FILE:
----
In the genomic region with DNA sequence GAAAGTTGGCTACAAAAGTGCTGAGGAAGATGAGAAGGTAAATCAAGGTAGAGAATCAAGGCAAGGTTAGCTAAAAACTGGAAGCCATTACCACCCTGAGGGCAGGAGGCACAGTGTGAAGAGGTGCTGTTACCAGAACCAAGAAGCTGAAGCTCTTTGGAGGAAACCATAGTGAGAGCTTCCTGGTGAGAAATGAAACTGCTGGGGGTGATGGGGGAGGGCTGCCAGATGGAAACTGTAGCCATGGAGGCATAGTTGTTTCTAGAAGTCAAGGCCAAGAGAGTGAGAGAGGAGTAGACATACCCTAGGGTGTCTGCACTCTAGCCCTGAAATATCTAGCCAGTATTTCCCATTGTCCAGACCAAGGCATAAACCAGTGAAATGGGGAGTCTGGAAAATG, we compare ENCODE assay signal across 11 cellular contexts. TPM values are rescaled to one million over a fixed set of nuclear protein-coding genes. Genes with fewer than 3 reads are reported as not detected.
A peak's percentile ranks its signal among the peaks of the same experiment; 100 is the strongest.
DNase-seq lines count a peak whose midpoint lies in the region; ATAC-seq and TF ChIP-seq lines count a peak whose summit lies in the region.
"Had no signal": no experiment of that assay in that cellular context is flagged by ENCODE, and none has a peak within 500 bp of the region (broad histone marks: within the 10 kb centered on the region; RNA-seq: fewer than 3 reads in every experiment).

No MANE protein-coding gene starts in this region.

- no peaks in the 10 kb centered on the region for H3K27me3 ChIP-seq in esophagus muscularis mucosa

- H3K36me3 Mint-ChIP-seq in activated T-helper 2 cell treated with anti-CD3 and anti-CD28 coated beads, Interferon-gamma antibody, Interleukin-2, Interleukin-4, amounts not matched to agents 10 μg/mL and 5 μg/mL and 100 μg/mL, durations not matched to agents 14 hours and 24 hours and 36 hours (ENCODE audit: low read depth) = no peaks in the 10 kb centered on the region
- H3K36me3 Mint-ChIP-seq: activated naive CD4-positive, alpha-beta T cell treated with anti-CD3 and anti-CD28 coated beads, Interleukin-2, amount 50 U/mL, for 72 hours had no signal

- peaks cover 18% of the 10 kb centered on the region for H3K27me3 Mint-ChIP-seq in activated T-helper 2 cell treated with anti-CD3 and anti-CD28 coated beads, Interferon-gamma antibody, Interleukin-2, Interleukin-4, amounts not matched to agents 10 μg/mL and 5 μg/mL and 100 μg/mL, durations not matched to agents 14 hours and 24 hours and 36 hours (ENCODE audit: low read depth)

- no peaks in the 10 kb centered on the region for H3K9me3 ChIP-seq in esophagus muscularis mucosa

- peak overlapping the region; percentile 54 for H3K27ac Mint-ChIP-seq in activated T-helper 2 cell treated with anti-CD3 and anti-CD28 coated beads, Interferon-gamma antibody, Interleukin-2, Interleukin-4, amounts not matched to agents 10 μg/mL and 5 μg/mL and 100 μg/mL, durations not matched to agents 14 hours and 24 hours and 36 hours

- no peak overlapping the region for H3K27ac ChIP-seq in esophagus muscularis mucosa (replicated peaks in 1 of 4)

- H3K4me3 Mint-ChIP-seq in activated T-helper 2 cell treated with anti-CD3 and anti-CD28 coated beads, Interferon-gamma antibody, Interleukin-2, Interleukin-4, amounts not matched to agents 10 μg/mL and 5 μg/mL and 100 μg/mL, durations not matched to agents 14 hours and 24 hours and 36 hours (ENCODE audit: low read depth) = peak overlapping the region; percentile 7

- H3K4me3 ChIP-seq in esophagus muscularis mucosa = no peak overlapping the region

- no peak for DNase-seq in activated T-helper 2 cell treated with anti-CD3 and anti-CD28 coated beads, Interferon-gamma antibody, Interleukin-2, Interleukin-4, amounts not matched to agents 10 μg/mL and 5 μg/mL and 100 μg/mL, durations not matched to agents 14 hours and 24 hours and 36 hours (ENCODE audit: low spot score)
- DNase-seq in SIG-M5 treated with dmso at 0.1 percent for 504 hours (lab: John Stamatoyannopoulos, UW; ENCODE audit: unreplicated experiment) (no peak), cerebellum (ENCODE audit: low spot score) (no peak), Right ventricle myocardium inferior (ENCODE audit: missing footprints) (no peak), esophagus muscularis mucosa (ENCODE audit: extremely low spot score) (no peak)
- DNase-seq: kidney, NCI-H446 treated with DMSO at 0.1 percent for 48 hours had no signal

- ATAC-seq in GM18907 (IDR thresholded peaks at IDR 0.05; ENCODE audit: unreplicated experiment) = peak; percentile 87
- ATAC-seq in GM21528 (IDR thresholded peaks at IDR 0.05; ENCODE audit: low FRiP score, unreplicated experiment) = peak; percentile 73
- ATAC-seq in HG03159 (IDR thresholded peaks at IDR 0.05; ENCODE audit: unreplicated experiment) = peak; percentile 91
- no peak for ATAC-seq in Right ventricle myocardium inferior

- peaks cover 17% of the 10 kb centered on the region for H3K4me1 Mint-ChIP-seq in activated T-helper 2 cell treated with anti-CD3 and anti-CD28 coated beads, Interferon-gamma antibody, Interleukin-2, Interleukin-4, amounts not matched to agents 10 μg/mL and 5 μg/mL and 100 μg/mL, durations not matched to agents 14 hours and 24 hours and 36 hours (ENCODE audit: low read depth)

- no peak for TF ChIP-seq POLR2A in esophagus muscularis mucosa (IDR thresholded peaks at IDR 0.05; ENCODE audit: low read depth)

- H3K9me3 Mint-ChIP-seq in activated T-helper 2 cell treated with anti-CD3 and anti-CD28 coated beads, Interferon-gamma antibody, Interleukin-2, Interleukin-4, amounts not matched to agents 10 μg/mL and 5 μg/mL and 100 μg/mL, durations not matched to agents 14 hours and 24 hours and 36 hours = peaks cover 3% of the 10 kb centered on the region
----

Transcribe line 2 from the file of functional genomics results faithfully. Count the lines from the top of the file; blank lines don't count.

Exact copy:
A peak's percentile ranks its signal among the peaks of the same experiment; 100 is the strongest.